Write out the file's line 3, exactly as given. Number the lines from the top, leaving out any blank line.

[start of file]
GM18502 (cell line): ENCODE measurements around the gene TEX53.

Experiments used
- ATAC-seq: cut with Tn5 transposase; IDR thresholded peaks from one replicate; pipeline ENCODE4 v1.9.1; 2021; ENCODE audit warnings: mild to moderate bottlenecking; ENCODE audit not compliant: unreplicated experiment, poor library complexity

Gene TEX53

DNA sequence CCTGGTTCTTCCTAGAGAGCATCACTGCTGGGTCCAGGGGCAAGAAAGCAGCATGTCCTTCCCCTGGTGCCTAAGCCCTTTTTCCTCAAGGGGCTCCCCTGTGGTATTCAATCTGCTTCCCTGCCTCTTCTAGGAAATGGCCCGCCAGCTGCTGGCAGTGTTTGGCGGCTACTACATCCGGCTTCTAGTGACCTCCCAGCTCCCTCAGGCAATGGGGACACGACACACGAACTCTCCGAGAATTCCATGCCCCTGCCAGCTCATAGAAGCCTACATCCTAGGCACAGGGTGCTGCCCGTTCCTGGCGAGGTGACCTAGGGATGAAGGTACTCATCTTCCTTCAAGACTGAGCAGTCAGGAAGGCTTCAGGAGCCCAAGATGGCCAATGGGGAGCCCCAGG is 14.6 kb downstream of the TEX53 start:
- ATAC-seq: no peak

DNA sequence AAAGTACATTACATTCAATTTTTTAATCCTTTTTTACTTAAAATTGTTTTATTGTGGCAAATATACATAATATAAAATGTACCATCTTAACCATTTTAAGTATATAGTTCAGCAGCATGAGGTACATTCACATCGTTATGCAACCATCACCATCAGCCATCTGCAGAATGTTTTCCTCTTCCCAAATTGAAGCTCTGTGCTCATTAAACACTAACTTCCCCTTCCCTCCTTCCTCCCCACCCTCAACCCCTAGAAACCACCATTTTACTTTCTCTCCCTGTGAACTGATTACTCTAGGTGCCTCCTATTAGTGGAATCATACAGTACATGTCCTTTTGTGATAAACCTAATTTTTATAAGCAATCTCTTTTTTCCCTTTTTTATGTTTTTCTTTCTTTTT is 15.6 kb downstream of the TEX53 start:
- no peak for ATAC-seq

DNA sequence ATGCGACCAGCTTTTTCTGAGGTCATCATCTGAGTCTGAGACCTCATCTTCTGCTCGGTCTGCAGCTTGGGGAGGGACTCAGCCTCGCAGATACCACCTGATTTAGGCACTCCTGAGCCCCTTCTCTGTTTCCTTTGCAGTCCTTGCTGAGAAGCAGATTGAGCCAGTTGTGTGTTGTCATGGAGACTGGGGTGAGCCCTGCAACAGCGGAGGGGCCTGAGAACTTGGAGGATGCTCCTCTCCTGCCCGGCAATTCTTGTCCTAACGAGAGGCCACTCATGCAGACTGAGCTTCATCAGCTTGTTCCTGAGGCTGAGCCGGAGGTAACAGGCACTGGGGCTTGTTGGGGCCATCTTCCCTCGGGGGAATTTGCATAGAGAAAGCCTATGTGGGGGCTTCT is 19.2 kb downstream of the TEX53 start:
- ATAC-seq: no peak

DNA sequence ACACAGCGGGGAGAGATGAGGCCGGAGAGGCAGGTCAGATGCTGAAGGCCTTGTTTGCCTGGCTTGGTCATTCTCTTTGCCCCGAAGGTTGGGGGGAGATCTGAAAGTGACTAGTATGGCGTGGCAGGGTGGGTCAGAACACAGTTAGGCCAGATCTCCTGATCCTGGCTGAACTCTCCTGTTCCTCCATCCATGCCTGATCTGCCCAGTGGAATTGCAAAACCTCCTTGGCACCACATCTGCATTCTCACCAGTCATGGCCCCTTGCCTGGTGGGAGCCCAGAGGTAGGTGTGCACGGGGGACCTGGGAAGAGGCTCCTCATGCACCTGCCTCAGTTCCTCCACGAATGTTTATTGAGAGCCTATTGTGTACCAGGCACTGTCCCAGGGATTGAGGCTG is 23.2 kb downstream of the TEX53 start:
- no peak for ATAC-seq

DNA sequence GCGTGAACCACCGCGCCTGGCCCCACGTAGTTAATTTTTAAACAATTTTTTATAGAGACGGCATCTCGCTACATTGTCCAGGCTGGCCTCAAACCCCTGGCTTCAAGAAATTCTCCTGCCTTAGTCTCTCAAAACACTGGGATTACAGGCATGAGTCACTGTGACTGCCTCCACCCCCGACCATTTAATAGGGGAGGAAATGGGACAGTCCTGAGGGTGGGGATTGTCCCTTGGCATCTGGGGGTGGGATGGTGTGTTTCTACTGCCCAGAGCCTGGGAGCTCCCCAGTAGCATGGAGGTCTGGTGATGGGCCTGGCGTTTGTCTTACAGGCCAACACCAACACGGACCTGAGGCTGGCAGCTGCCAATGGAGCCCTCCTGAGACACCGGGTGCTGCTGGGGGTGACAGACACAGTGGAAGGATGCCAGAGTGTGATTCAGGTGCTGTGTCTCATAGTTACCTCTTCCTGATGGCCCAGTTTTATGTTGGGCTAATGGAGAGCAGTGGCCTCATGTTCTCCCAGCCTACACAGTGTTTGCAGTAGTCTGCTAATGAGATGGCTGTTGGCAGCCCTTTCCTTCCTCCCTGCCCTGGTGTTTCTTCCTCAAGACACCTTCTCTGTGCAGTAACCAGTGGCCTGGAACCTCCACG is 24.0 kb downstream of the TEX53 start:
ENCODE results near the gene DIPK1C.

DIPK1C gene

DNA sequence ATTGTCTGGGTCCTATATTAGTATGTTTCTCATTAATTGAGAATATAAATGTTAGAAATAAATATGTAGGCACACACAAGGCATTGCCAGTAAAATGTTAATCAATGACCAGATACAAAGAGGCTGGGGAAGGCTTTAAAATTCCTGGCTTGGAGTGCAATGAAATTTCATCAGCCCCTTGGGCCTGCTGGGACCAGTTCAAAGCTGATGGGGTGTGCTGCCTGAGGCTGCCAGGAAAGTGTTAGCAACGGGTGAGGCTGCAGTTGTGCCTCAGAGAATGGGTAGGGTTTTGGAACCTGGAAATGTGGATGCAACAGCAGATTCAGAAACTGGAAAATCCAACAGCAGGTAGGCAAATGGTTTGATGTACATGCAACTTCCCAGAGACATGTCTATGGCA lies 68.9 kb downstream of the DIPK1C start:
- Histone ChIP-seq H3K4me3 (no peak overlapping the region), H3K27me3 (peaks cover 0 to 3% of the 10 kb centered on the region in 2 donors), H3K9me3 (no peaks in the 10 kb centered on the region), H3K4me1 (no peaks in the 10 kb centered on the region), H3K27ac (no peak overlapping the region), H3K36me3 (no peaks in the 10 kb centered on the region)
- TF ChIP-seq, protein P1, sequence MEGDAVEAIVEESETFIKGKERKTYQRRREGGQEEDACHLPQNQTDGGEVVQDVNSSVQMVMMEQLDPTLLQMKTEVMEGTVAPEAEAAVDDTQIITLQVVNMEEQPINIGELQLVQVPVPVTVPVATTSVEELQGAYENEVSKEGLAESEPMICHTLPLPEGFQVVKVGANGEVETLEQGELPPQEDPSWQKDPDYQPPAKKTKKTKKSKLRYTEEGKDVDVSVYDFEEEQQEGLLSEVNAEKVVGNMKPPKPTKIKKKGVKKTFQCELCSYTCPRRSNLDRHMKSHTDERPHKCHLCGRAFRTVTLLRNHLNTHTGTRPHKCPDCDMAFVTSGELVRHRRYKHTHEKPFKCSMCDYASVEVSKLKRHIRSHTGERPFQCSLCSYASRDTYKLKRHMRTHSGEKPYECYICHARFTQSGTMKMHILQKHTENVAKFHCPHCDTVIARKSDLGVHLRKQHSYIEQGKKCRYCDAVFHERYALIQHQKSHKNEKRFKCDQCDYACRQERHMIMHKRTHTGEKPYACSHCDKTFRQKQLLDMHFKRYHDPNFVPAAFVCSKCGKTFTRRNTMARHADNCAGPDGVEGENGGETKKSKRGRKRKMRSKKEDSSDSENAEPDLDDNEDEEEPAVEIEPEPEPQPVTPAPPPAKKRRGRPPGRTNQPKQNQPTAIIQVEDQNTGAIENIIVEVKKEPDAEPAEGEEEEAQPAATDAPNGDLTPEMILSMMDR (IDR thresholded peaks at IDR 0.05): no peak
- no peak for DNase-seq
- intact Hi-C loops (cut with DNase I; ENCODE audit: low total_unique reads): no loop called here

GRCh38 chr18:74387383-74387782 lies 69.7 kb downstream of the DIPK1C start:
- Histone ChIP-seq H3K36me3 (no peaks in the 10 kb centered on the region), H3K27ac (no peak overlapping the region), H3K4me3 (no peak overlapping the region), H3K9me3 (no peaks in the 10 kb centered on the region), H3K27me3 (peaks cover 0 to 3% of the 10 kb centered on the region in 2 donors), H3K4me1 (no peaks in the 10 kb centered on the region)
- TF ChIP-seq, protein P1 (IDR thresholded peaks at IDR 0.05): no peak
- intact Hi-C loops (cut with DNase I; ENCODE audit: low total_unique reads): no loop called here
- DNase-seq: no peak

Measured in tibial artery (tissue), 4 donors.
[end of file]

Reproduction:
- ATAC-seq: cut with Tn5 transposase; IDR thresholded peaks from one replicate; pipeline ENCODE4 v1.9.1; 2021; ENCODE audit warnings: mild to moderate bottlenecking; ENCODE audit not compliant: unreplicated experiment, poor library complexity